The primary goal of life of a person who loves God is to seek to know and please God. Physical life, food, clothing, and shelter are the gifts of God and his prerogative to provide. God intends for all people to enjoy these necessities of life. How much more will he provide for those who are seeking to serve him wholeheartedly? We don’t serve God so he will give us these necessities; we love God because he first loved us. He created us and he is the source of all we need for life.

In Paul’s letter to the Philippians he wrote:

“The Lord is near. Do not be anxious about anything, but in everything, by prayer and petition, with thanksgiving, present your requests to God. And the peace of God which transcends all understanding, will guard your hearts and your minds in Christ Jesus (Philippians 4:5-6.)”

We can drive worry and anxiety out through prayer and thanksgiving to God who in turn will grant us peace in the knowledge of his love and care for us. We can rely on his love.

The same Greek word translated as “worry about” and as “anxious about” is also used in a positive way using the English word “interest” about Timothy in Philippians 2:20-21:

I have no one else like him, who takes a genuine interest in your welfare. For everyone looks out for his own interests, not those of Jesus Christ.”

The same word is also translated “have concern” in I Corinthians 12:24b-25:

But God has combined the members of the body and has given greater honor to the parts that lacked it, so that there should be no division in the body, but that its parts should have equal concern for each other.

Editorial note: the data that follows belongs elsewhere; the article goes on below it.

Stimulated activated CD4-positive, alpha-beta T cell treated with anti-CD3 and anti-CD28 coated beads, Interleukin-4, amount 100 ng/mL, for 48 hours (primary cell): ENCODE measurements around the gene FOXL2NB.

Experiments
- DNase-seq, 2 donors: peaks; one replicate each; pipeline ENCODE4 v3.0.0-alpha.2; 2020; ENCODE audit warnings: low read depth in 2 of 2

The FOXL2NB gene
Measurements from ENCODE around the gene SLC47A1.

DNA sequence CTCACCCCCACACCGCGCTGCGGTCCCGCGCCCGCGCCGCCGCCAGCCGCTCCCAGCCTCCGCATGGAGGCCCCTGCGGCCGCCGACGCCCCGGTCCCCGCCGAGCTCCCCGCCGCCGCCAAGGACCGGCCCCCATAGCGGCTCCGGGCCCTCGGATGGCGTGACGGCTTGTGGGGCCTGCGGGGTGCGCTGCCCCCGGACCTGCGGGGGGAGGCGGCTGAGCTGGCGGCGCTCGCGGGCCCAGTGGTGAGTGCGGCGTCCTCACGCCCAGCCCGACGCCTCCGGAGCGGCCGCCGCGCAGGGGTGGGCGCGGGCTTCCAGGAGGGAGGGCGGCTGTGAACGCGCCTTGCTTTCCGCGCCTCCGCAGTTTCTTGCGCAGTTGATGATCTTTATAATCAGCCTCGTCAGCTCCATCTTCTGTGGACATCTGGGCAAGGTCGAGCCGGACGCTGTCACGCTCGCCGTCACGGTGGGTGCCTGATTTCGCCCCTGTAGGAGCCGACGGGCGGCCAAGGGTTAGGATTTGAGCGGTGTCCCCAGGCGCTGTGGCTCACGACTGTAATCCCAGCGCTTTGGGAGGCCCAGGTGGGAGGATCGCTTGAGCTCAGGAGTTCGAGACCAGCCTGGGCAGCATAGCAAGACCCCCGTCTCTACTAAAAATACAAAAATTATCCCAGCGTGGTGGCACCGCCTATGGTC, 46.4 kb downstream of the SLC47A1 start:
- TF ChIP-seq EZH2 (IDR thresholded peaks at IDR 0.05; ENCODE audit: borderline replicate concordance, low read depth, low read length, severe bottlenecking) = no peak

Although God does not want us to be anxious over those things he can easily and generously provide, he is pleased when we have an interest in the welfare of others and are concerned for one another. Those of us who have enough, and give some of it to those who do not, out of compassion for their need, are showing that interest and concern in a way that relieves suffering in this world (Matthew 25:40; James 1:27).

Our problems are real and need real solutions. We can take those problems, our own and those of others, to God in prayer with thanksgiving. He cares about us and knows our needs and is eager to supply everything we need for this life and the life to come.

Humble yourselves, therefore, under God’s mighty hand, that he may lift you up in due time.
Cast all your anxiety on him because he cares for you.
Be self-controlled and alert.
Your enemy the devil prowls around like a roaring lion looking for someone to devour.
Resist him, standing firm in the faith because you know that your brothers throughout the world are undergoing the same kind of sufferings.
And the God of all grace, who called you to his eternal glory in Christ, after you have suffered a little while, will himself restore you and make you strong, firm and steadfast.
To him be the power for ever and ever. Amen (I Peter 5:6-11).

We do suffer in this life. Life does have its troubles. But we have a God who is greater than all of those troubles (Romans 8:31-39).

Bible Study Guide: Where Your Treasure Is

Volume 10 Issue 1 | Notes from Nancy | Women in Christ Commentary | Bible Study Guide | Abundance of the Heart | Exhortation | Book Review